• It is precisely the growing inequality chasm along racial lines, exacerbated by “slow change”, and the sociological and psychological denial of institutional racism as ongoing violence, that demand a more expansive approach to the intended restorative justice process.
  • To achieve Social Justice, power needs to be balanced between the institution and its invisibilised causative violence; and those students that have engaged in visible ‘counter’ violence.
  • A gap currently exists between transformation policy and practice. For example, current conflict resolution structures in the institution deal with interpersonal manifestations of racism and other injustices. These are delinked from patterns and a culture of injustice and denial. Individual perpetrators of institutionalised racism have the option to refuse conflict resolution. If they agree, confidentiality provisions ensure that patterns remain obscured. While current conflict resolution processes have the potential to facilitate individual catharsis, in the way it is institutionally set up, current structures leave the oppressive cultural and structural aspects of racism intact. It creates either “happy” oppressed, or violently angry oppressed people, and offenders that are free to reoffend due to the policy/practice gap.
  • As the law criminalises individual violence, but has nothing in its arsenal to criminalise institutional violence (as far as we are aware), restorative justice becomes the venue where the artificial divide between victim and offender is collapsed.
  • It therefore follows that if a modest view of restorative justice is pursued, and if this view makes a distinction between victims and offenders, the power imbalance will favour the institution. This will continue to pit students, staff and institution against each other.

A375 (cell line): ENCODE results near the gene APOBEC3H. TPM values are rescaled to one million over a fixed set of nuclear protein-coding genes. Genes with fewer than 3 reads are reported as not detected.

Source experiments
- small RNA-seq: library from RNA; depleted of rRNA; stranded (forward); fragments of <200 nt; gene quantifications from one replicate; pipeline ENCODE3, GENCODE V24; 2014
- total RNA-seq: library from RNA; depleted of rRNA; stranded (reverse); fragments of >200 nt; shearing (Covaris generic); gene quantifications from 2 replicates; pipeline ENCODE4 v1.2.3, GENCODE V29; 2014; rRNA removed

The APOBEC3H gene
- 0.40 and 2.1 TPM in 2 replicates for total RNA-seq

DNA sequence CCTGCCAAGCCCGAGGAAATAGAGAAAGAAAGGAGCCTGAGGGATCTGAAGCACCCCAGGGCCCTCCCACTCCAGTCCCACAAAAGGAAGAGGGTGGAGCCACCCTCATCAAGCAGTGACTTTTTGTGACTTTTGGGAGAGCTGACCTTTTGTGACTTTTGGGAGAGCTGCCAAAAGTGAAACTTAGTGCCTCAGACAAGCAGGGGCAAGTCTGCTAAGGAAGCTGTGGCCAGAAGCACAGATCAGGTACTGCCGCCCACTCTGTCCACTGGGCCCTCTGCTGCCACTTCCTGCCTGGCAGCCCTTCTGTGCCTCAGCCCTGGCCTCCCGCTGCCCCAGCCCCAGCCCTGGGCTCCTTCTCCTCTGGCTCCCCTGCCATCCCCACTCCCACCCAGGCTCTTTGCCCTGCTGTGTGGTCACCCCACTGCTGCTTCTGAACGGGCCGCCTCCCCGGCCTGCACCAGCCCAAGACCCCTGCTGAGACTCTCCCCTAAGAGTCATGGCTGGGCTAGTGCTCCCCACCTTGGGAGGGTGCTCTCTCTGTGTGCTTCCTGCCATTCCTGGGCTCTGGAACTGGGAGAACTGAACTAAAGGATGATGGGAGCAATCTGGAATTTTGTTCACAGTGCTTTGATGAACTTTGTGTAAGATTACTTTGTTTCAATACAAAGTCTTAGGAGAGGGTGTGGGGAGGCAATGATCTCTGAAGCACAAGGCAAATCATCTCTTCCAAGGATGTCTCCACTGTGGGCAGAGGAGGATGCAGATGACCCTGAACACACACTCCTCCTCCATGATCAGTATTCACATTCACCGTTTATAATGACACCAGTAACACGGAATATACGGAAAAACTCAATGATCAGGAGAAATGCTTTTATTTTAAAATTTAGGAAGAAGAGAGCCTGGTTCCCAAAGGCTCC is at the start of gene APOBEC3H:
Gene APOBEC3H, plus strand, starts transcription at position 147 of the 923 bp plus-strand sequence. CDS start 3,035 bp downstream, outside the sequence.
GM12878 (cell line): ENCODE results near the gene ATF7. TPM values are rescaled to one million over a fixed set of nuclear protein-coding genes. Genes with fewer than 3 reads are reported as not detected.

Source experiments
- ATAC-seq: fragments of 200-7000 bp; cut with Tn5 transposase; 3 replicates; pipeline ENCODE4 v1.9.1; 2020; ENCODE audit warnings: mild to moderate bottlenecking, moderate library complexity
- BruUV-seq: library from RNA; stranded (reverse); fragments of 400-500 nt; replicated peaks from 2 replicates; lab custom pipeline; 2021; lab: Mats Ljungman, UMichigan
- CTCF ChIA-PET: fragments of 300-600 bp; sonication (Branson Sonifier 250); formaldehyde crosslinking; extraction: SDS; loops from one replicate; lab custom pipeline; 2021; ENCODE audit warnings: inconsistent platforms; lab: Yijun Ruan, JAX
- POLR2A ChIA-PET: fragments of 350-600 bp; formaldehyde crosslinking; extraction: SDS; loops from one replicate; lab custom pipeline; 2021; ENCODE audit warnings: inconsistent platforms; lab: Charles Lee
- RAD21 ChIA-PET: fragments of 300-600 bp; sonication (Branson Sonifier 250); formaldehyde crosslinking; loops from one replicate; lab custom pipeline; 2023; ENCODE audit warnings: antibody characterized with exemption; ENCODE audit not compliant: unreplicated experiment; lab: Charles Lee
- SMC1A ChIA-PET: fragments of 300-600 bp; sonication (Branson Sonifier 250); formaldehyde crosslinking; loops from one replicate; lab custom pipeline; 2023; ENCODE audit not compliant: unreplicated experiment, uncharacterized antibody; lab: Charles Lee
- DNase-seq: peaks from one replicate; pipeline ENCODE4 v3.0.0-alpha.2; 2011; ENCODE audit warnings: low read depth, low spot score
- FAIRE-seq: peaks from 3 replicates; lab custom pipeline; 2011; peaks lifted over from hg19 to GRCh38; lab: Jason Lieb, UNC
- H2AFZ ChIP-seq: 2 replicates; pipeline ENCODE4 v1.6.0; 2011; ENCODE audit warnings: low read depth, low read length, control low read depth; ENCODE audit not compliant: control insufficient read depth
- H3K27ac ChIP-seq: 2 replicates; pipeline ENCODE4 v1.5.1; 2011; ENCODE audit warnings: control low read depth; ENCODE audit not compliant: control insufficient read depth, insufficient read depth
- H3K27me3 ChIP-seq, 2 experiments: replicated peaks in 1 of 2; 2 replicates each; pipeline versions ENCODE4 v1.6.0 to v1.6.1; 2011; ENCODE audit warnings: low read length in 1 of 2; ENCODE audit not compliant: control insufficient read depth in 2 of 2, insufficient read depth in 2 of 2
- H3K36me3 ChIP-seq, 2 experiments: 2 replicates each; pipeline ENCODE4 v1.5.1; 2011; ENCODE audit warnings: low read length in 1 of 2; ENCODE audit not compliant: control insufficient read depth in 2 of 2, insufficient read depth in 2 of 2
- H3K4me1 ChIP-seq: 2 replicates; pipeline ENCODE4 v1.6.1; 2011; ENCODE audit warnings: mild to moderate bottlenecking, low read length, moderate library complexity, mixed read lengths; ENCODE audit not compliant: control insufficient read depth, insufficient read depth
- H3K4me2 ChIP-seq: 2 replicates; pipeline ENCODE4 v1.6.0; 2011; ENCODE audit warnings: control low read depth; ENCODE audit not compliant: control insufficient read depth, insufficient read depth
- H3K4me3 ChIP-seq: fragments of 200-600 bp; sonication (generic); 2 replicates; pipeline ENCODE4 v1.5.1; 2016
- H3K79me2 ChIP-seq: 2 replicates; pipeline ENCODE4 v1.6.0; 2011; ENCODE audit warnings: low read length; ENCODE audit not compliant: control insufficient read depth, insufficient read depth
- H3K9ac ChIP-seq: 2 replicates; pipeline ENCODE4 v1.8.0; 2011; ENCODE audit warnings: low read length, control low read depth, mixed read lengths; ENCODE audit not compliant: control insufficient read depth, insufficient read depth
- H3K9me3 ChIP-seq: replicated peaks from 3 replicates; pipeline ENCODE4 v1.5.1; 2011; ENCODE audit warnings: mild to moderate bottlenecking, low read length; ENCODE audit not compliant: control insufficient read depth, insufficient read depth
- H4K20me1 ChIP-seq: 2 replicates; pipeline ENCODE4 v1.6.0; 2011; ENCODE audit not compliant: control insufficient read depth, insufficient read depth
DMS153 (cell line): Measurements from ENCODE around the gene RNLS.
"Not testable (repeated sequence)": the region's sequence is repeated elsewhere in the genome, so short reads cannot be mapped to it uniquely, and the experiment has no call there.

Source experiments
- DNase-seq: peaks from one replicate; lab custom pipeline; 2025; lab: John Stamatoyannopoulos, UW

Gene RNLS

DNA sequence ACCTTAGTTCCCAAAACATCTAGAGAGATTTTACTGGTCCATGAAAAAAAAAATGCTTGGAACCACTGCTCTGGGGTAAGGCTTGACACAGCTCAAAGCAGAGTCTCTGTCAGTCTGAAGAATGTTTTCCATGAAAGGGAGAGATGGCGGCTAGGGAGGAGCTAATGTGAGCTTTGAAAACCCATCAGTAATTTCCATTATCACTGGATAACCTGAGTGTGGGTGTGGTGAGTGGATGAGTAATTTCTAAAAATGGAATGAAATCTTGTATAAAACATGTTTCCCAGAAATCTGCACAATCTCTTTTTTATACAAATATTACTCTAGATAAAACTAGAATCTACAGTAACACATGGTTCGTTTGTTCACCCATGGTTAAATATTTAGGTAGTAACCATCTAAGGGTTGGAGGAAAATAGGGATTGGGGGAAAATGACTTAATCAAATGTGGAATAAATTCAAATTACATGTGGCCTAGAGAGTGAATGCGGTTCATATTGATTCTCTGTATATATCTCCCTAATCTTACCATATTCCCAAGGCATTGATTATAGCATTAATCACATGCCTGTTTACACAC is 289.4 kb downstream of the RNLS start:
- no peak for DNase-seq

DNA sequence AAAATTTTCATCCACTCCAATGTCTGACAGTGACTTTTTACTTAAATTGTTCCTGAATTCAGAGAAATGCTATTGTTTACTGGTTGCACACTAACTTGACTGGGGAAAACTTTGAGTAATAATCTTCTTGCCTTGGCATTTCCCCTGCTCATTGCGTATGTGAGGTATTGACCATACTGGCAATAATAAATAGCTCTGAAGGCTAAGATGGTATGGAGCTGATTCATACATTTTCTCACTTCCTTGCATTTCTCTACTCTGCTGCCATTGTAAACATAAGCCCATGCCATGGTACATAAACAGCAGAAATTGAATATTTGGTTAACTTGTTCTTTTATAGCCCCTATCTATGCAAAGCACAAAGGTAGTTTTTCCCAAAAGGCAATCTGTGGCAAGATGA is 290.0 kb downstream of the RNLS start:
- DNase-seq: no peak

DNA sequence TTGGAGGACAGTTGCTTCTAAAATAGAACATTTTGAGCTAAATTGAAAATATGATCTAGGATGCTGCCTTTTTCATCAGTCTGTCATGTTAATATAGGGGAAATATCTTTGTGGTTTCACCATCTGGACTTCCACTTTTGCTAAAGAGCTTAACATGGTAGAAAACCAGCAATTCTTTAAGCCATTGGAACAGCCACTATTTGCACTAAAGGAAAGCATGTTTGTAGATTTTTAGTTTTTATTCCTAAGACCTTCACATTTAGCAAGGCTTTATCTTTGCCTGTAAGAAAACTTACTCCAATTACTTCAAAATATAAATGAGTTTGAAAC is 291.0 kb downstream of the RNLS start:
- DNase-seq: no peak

• If, however, an expansive view of restorative justice is pursued, the focus will be on trans-historical inequality (cultural and structural violence) and its consequences for the institution, staff and students.
  • This approach has the potential for everyone in the institution to confront its complex problem together, as equals. Institutional wrongdoing and student wrongdoing will and should be balanced, and competent restorative justice commissioners would be empowered to ensure that this process becomes a model for other institutions in society to follow.

We therefore argue that anything less than a trans-historical approach is bound to entrench divisions; escalate tensions; contribute to wastage of scarce resources, and will not move the institution or society forward.

Our support for this brave process (and deliberately not for “sides”) is based on a clear vision of a humane society. We trust our alma mater, challenged and supported by its visionary students, staff and alumni, to innovate and make a decisive break with the past – for the common good. DM

Photo of UCT by Flowcomm via Flickr


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  • Vicki Trowler